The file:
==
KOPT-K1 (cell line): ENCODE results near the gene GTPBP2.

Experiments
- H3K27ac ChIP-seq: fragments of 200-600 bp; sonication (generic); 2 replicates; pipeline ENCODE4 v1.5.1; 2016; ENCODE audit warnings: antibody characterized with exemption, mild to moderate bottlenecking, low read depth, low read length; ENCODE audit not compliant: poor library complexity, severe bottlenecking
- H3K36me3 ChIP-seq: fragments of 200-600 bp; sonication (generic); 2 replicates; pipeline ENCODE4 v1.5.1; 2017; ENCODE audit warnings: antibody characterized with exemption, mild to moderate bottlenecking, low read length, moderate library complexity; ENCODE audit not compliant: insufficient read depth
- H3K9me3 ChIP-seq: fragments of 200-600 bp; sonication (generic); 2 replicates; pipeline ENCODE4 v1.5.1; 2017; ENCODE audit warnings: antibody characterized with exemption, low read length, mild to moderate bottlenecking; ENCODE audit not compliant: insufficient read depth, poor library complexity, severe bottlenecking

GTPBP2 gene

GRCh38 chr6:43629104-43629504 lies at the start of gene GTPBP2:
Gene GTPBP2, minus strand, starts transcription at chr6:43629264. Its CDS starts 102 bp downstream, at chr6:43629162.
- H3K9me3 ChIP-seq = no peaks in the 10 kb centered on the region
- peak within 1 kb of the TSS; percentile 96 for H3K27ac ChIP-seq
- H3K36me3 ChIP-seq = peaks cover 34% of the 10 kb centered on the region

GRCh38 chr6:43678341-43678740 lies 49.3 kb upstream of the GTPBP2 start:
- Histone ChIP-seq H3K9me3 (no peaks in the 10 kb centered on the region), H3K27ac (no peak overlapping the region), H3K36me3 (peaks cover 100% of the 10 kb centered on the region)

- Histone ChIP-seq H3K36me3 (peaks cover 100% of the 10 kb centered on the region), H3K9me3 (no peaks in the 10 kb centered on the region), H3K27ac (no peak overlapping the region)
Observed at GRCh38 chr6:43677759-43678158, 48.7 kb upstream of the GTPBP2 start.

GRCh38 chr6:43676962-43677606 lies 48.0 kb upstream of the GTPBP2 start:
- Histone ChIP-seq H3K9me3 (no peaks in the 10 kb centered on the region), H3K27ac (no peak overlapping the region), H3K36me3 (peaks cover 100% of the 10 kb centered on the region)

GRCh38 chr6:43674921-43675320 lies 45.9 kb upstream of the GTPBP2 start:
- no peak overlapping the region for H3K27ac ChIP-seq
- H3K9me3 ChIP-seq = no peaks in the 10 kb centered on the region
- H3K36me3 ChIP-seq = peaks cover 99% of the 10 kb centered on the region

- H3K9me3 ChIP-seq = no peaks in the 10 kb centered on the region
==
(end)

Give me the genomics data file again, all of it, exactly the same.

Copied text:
KOPT-K1 (cell line): ENCODE results near the gene GTPBP2.

Experiments
- H3K27ac ChIP-seq: fragments of 200-600 bp; sonication (generic); 2 replicates; pipeline ENCODE4 v1.5.1; 2016; ENCODE audit warnings: antibody characterized with exemption, mild to moderate bottlenecking, low read depth, low read length; ENCODE audit not compliant: poor library complexity, severe bottlenecking
- H3K36me3 ChIP-seq: fragments of 200-600 bp; sonication (generic); 2 replicates; pipeline ENCODE4 v1.5.1; 2017; ENCODE audit warnings: antibody characterized with exemption, mild to moderate bottlenecking, low read length, moderate library complexity; ENCODE audit not compliant: insufficient read depth
- H3K9me3 ChIP-seq: fragments of 200-600 bp; sonication (generic); 2 replicates; pipeline ENCODE4 v1.5.1; 2017; ENCODE audit warnings: antibody characterized with exemption, low read length, mild to moderate bottlenecking; ENCODE audit not compliant: insufficient read depth, poor library complexity, severe bottlenecking

GTPBP2 gene

GRCh38 chr6:43629104-43629504 lies at the start of gene GTPBP2:
Gene GTPBP2, minus strand, starts transcription at chr6:43629264. Its CDS starts 102 bp downstream, at chr6:43629162.
- H3K9me3 ChIP-seq = no peaks in the 10 kb centered on the region
- peak within 1 kb of the TSS; percentile 96 for H3K27ac ChIP-seq
- H3K36me3 ChIP-seq = peaks cover 34% of the 10 kb centered on the region

GRCh38 chr6:43678341-43678740 lies 49.3 kb upstream of the GTPBP2 start:
- Histone ChIP-seq H3K9me3 (no peaks in the 10 kb centered on the region), H3K27ac (no peak overlapping the region), H3K36me3 (peaks cover 100% of the 10 kb centered on the region)

- Histone ChIP-seq H3K36me3 (peaks cover 100% of the 10 kb centered on the region), H3K9me3 (no peaks in the 10 kb centered on the region), H3K27ac (no peak overlapping the region)
Observed at GRCh38 chr6:43677759-43678158, 48.7 kb upstream of the GTPBP2 start.

GRCh38 chr6:43676962-43677606 lies 48.0 kb upstream of the GTPBP2 start:
- Histone ChIP-seq H3K9me3 (no peaks in the 10 kb centered on the region), H3K27ac (no peak overlapping the region), H3K36me3 (peaks cover 100% of the 10 kb centered on the region)

GRCh38 chr6:43674921-43675320 lies 45.9 kb upstream of the GTPBP2 start:
- no peak overlapping the region for H3K27ac ChIP-seq
- H3K9me3 ChIP-seq = no peaks in the 10 kb centered on the region
- H3K36me3 ChIP-seq = peaks cover 99% of the 10 kb centered on the region

- H3K9me3 ChIP-seq = no peaks in the 10 kb centered on the region